Study: White Markings Sell Well, Don't Impact Health

Breeding colorful horses, especially with various white markings, seems to breed good business without raising significant health concerns, according to Swiss researchers.

Representing the primary breed of the Swiss national stud, 974 Franche-Montagne horses were evaluated for the effects of their colors and white markings on their health and marketability. Breeders and buyers were also interviewed to better understand the commercial importance of these criteria, according to Muriel Federici, DVM, MSc, a researcher and equine clinician practicing in Switzerland and France, and primary author of the study.

What Federici found was that the two top purchasing points for most buyers (non-professional riders) were disposition and healthiness. Color was of less importance, although the presence of white markings clearly made the horses more attractive to the buyers, she said.

The study also revealed that the basic color and the white markings had no effect on the presence or severity of sarcoids, sweet itch, mycosis, summer warts (papillomavirus), or abnormalities of the hooves or flexor tendons, Federici said. However, pastern dermatitis ("scratches") did appear twice as often in horses with white legs.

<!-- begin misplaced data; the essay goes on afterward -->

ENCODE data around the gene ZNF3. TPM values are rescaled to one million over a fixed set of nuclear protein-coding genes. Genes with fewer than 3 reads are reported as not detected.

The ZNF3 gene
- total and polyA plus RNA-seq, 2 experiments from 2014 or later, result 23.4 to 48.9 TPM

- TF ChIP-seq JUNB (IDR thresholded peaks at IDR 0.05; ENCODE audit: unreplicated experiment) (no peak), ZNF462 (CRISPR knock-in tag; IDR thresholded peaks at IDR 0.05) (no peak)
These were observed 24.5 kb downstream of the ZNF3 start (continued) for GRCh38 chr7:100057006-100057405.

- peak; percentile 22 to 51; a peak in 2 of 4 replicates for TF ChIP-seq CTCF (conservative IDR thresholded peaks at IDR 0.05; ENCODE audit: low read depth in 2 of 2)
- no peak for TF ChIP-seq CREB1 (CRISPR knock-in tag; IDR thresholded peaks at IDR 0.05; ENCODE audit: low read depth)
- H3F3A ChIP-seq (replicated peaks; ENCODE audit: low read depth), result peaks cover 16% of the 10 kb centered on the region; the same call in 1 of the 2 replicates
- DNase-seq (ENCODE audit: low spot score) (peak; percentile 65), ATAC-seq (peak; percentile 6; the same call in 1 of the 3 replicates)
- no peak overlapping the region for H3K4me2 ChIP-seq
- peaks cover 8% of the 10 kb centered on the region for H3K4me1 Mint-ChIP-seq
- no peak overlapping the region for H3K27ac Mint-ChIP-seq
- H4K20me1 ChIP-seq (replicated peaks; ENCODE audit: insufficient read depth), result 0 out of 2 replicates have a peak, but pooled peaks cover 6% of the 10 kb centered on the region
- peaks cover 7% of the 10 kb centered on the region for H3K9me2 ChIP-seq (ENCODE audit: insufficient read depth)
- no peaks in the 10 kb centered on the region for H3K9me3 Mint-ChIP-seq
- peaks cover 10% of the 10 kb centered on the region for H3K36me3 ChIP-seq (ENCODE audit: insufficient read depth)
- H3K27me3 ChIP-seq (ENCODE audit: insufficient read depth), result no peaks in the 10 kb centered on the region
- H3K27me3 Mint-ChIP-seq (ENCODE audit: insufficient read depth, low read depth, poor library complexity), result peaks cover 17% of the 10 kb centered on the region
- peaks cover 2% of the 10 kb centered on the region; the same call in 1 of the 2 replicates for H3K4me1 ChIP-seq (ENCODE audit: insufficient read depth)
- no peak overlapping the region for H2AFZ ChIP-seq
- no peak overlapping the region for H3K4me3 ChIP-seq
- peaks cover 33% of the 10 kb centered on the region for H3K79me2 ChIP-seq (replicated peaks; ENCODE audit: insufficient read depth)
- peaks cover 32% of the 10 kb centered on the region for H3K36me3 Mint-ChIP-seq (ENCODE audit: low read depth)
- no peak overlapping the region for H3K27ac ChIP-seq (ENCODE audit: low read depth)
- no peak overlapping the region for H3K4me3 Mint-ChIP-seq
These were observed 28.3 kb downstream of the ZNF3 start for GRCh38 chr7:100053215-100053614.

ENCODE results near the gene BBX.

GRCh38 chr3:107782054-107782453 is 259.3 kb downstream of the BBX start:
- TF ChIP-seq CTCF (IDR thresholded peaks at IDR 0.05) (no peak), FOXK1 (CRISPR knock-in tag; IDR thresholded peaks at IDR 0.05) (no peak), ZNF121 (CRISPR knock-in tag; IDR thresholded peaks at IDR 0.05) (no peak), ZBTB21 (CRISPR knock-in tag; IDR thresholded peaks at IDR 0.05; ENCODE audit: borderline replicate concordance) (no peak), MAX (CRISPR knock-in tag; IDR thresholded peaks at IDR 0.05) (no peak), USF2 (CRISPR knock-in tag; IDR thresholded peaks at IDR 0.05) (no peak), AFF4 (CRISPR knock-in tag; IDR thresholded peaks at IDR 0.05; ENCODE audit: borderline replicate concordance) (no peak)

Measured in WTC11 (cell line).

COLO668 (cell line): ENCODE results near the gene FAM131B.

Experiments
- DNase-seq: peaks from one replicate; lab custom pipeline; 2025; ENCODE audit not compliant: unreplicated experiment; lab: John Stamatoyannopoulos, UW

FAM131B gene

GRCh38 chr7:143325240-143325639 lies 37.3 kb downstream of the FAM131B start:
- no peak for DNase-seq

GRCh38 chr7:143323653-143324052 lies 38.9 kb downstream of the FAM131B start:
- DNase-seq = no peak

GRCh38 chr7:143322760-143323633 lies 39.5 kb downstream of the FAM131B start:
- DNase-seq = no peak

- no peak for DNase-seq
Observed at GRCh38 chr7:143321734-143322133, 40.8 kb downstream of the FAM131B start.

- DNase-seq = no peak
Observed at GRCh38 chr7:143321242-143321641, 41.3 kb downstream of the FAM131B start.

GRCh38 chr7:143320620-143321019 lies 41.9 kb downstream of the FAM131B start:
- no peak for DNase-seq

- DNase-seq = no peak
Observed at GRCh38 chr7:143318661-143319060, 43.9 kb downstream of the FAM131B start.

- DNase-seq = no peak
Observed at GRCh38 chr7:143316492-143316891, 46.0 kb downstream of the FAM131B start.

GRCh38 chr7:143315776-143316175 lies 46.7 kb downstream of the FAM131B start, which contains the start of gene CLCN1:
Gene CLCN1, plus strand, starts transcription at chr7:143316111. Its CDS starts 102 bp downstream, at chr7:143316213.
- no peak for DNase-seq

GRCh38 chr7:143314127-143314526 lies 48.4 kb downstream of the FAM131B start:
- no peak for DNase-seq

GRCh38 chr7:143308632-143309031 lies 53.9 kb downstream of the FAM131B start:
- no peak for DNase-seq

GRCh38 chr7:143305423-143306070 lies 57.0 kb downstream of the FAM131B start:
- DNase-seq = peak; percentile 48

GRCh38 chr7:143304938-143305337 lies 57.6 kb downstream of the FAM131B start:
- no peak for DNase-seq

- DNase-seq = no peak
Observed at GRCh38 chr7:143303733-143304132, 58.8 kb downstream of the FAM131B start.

"This symptom nonetheless remains a minor problem in most of the affected population," Federici said. "It has no influence whatsoever on performance, is not particularly painful, and has no negative effects on the general health of the horse. From a financial point of view, it can usually be treated by the owner relatively inexpensively."

Although these health-related statistics were based specifically on data from the Franche-Montagne breed, they could reasonably be extrapolated to all horses, she added.

"People are breeding for more and more white markings because these horses seem to sell better," Federici said. "But this has been a controversial practice in certain circles because of the association that has been made between colors--especially white--and health. Our study indicates that, at least in the focus breed, diversifying the colors and white markings could improve the marketing opportunities without significant adverse effects on the horses' health."

About the Author

Christa Lesté-Lasserre, MA

Christa Lesté-Lasserre is a freelance writer based in France. A native of Dallas, Texas, Lesté-Lasserre grew up riding Quarter Horses, Appaloosas, and Shetland Ponies. She holds a master’s degree in English, specializing in creative writing, from the University of Mississippi in Oxford and earned a bachelor's in journalism and creative writing with a minor in sciences from Baylor University in Waco, Texas. She currently keeps her two Trakehners at home near Paris. Follow Lesté-Lasserre on Twitter @christalestelas.

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